Sequence of Observed in a loop, how the log-likelihood are estimated? add them all?

I have one HMM model for multiple sequences. Each sequence has different length. so, I built pm in the following way:

all_seq # the observed data sequences
with pm.Model() as model:
    P = pm.Dirichlet('P_transition', a=np.ones((N_states,N_states)), shape=(N_states,N_states))
    Pe = pm.Dirichlet('P_emission', a=np.ones((N_states,N_labels)), shape=(N_states,N_labels))
    pos_states_seqs = []
    pos_emission_seqs = []
    for i in range(sequence_length):
        all_seq_i = all_seq[i]
        states_seq_i = HMMStates(...)
        emission_seq_i = HMMMultinomialEmissions(..., observed=all_seq_i)
        pos_states_seqs += [states_seq_i]
        pos_emission_seqs += [states_seq_i]

    print("find MAP")
    start = pm.find_MAP()
    print("run EM steps")
    step1 = pm.Metropolis(vars=[P, Pe]+pos_emission_seqs)
    step2 = pm.CategoricalGibbsMetropolis(vars=pos_states_seqs)
    trace = pm.sample(10000, start=start, step=[step1,step2])

My questions are:

  1. how observed data`s log-likelihood are computed in this looping way? add each sequence together?
  2. if you know any better inferences for this HMM problem?

Each observed seq in the range(sequence_length) will generate a HMMMultinomialEmissions randomvariable, and the logp of each of them will be added together in the end to generate one tensor as the model logp

Generally you want to avoid using latent discrete variable, and write it as a marginalized mixture model. Maybe there are some example in Stan that could be ported into PyMC3.

Thank you for a quick reply!

Yes, you are right. Current code is really slow. If I can not improve the speed, I might have to give up. I checked the marginalized gaussian mixture model. In my model, I use multinomial for both the emission and transition probabilities of HMM. I think what you suggest is in the following code, try to replace “Categorical” with “Mixture” model, right? Maybe you can give a more specific instruction to optimize it?

class HMMStatesN(pm.Categorical):
    Hidden Markov Model States
    P : tensor
        transition probability
        shape = (N_states,N_states)
    PA : tensor
         equilibrium probabilities
         shape = (N_states)
    def __init__(self,  N_states, PA=None, P=None,
                 *args, **kwargs):
        super(pm.Categorical, self).__init__(*args, **kwargs)
        self.P = P
        self.PA = PA
        self.k = N_states
        self.mode = tt.cast(0,dtype='int64')

    def logp(self, x):
        P = self.P
        PA = self.PA
        PS = P[x[:-1]] # conditional probability of P(Y_t | Y_t-1 = x[:-1])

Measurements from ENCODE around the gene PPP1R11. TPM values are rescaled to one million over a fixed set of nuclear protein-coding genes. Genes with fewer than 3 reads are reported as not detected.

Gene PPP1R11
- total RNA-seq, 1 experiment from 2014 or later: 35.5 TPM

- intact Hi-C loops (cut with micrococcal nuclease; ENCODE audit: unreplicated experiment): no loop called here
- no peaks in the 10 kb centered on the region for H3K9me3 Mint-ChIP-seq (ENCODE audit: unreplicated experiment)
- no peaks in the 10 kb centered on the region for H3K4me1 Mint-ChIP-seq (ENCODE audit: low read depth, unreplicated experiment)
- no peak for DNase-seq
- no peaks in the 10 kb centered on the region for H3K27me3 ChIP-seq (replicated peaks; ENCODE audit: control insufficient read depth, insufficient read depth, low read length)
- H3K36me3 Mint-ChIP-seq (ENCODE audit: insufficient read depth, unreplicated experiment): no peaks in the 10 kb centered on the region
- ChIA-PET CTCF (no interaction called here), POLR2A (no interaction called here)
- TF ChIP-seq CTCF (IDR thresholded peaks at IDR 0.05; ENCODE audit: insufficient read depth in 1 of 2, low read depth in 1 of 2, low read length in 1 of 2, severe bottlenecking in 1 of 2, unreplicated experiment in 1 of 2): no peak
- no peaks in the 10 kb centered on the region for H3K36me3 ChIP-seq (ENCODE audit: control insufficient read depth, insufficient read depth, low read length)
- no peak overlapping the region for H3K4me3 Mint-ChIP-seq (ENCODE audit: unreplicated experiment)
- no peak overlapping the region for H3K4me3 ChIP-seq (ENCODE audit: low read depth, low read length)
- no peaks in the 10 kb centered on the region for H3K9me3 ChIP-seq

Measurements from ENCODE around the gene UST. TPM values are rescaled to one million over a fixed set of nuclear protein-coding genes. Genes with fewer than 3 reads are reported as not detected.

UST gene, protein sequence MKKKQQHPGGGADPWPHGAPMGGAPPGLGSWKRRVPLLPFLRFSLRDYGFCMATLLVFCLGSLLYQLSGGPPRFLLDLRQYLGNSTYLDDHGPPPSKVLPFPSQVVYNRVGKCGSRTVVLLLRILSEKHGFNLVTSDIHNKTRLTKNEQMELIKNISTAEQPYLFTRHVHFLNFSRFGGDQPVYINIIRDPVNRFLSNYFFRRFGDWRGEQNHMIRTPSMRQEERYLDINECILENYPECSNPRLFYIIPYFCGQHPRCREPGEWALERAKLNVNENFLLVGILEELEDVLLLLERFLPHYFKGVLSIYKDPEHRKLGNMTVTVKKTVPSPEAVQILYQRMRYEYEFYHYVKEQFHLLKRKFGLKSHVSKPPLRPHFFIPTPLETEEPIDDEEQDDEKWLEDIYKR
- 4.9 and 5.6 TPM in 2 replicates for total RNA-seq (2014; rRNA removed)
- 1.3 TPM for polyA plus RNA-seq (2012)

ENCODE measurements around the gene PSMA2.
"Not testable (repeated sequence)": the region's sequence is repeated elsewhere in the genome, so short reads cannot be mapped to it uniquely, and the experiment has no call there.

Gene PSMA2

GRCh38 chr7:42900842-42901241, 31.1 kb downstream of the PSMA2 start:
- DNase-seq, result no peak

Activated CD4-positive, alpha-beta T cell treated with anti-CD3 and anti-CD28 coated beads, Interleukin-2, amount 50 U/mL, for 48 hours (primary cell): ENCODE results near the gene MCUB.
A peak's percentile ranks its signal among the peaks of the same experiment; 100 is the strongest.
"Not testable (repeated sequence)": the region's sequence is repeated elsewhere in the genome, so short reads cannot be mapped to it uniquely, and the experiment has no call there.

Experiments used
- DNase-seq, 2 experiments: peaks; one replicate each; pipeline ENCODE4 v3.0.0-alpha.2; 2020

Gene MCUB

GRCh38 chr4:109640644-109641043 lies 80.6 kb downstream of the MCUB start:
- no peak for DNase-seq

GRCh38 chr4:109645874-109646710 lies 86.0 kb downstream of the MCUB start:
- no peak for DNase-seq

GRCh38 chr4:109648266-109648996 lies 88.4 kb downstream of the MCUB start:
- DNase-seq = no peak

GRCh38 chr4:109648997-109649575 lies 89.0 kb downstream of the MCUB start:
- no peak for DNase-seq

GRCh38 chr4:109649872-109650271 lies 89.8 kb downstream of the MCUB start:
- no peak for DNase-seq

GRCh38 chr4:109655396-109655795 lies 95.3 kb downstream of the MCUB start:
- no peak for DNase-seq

x_i = x[1:]
        ou_like = pm.Categorical.dist(PS).logp(x_i)
        log_prob = pm.Categorical.dist(PA).logp(x[0]) + tt.sum(ou_like)
        return log_prob

class HMMMultinomialEmissionsN(pm.Categorical):
    Hidden Markov Model Multinomial Emissions
    P : tensor
        multinomial choise probability
        shape = (N_states, N_station_type)

    states : tensor
         sequence of latent states
         shape = (N_states)
    def __init__(self, states, P=None,
                 *args, **kwargs):
        super(pm.Categorical, self).__init__(*args, **kwargs)
        self.P = P
        self.states = states
        self.mode = tt.cast(0,dtype='int64')

    def logp(self, x):
        P = self.P
        states = self.states
        PS = P[states]
        ou_like = pm.Categorical.dist(PS).logp(x)
        return tt.sum(ou_like)

Another more general question if you are willing to answer:
Do you think Pymc3 in my case would be compatible with the viterbi algorithm? is Pymc3 faster?

Something like that, Categorical logp is evaluating state i by indexing to p[i], using a mixture you will evaluate the observed being in all state, weighted by the mixture weight.

I never use or implement a viterbi algorithm, so it is hard to say. But a dedicated algorithm is usually faster, but more general algorithm is more flexible. Implementing a specific inference algorithm is quite some work, but we are always happy to guide you through if you want to try :slight_smile:

Thank you!
I am quite new to Pymc3. Let me figure out current model first.
Will consider your suggestion :ok_hand::ok_hand:

In my current code for categorical:

ou_like = pm.Categorical.dist(PS).logp(x_i)

It is actually just selecting the column whose indice is equal to x_i to get logp of categorical distribution, right?
Is it possible to replace it directly with a theano matrix operation?
If replaced, is it going to improve performance?

I did a small experiment, directly use theano is definite faster:

pm.Categorical.dist(P[[1, 0, 2, 1, 1]]).logp(np.array([1, 0, 2, 1, 1])).eval()

54.1 ms ± 983 µs per loop (mean ± std. dev. of 7 runs, 10 loops each)

theano.shared(P)[[1, 0, 2, 1, 1]][tt.arange(5), [0, 1, 1, 2, 0]].eval()

11.4 ms ± 37.1 µs per loop (mean ± std. dev. of 7 runs, 100 loops each)

However, I would like to know if this implementation would cause issue for other parts of Pymc3, such as inference algorithms?

If it is a theano tensor within a logp calculation, there is usually no problem

Yes. I tried, it works. seems to estimate the correct values. Of course, the speed is still far away from what I expect.

I got stuck at how to implement the Marginalization for HMM. HMM has a chain of latent variables. It seems very complicated for me. Do you have any general suggestion?